Harding (2004 :289) suggests that hillforts in northern Britain are not so numerous as in the south and may have been centres of occasional communal activity rather than the dense occupation that is found at sites in the south. In the Cheviot hills, a project to survey the hillforts there has resulted in the view that the idea of hillforts as defensive sites required closer examination and that the models developed in Wessex had little relevance to the evidence from these northern sites. What was found was that hillforts occurred in groups that appeared to have a relationship to each other, defined by the need to present a façade to the other sites (Frodsham et al. 2007). This relationship, however was suggested to be one of independent, equal communities: self-sufficient but interested in the surrounding communities (Frodsham et al. 2007 :261).
Interpretations of Iron Age Society
From his work at Danebury, Cunliffe constructed a model of Iron Age society, seemingly based on documentary sources of ‘Celtic’ peoples, both from Classical and early Medieval Irish literature, an approach roundly criticised by Hill (1996:95) but supported by Karl owing to the potential for continuity of ideas (Karl 2008:70). Cunliffe envisioned a hierarchical society, with power and status concentrated in an elite, but demonstrated and persisted by control of agricultural production and also raiding and warfare (Cunliffe 1983 :85). Finney (2005: 242) argues, however, that raiding is not necessarily indicative of an elite as societies with no permanent leader engage in raiding behaviour to obtain marriage partners, esteem, and material goods. Whilst the contemporary reports of writers such as Julius Caesar may shed light on the final days of the Iron Age, the fact that the early hillforts were constructed nearly a millennium before this point necessarily calls into question the applicability of such ideas to the Early and Middle Iron Age, and therefore distances them from the Middle Iron Age, when hillforts like Danebury see most activity. This is especially true if it is considered that the factors that bring hillforts into being initially may have only affected a few generations (Frodsham et al. 2007 :258), and the idea that a ‘big man’ needs an impressive residence (Hill 1996 :95) is inappropriate if the ‘big man’ only appears towards the very end of the Iron Age.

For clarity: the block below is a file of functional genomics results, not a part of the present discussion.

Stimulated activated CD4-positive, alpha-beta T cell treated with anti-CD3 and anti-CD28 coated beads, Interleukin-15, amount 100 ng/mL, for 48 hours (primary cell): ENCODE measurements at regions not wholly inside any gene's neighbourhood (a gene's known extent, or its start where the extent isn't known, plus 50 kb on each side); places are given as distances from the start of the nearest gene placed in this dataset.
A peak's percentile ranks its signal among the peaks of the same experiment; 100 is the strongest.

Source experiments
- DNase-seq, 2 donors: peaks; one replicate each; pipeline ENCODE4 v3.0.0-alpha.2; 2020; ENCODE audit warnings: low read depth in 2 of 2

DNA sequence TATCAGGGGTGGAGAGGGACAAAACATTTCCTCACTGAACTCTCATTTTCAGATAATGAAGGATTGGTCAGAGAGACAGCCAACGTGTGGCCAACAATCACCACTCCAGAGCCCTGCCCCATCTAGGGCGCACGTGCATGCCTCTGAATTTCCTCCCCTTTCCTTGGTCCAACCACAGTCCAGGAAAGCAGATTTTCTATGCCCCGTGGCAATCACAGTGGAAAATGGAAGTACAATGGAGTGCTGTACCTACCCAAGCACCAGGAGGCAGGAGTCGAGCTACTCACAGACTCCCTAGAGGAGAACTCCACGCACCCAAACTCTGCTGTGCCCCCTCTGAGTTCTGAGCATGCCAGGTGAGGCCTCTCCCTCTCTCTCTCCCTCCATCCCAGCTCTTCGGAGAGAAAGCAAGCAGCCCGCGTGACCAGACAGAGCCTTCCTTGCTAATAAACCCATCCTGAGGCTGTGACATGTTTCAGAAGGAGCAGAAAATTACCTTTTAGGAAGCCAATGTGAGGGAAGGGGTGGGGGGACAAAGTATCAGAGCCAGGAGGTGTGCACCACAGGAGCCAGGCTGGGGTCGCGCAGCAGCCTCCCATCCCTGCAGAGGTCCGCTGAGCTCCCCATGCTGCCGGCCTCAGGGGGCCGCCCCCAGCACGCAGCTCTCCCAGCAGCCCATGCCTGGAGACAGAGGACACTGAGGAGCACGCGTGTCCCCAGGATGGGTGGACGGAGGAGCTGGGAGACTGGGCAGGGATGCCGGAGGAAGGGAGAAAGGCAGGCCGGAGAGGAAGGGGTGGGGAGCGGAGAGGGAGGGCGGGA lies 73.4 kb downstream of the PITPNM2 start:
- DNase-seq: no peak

It is worth noting that the Danebury project was initiated against a background of the ‘New Archaeology’ (Lock 2007:342), with its emphasis on models and an economic (J Collis 2010) understanding of past societies (Hamilton & Manley 2001 :8). This approach, based on the idea of ‘central place theory’ and the analysis of settlement positioning by means of Thiesson polygons, has been attacked vociferously by other Iron Age scholars (e.g. Hill 1996) on the grounds that the evidence put forward does not support this argument (Hill 1995 :58). Later fieldwork in the Danebury area has shown that the satellite sites that Danebury was ostensibly the ‘central place’ to, were abandoned at the time interpreted as Danebury’s ‘peak’ of use (Frodsham et al. 2007 :257).
The idea of the exchange network at the heart of the ‘central place’ model is based on the idea of pottery and other goods being thought of as commodities: to be exchanged with only consideration of the material value of the goods and ignoring any social or religious connotations (Sharples 2010 :106). Moore (2007 :93) preferred to see this exchange as the more culturally-laden exchange of gifts and obligations that created and maintained relationships. Sharples (2010 :94) argued that gift-giving rather than commodity exchange is a marker of a society based on ideas of clan rather than class; a society where one cannot own land or resources as an individual, thereby ensuring that material wealth and power do not concentrate in an individual.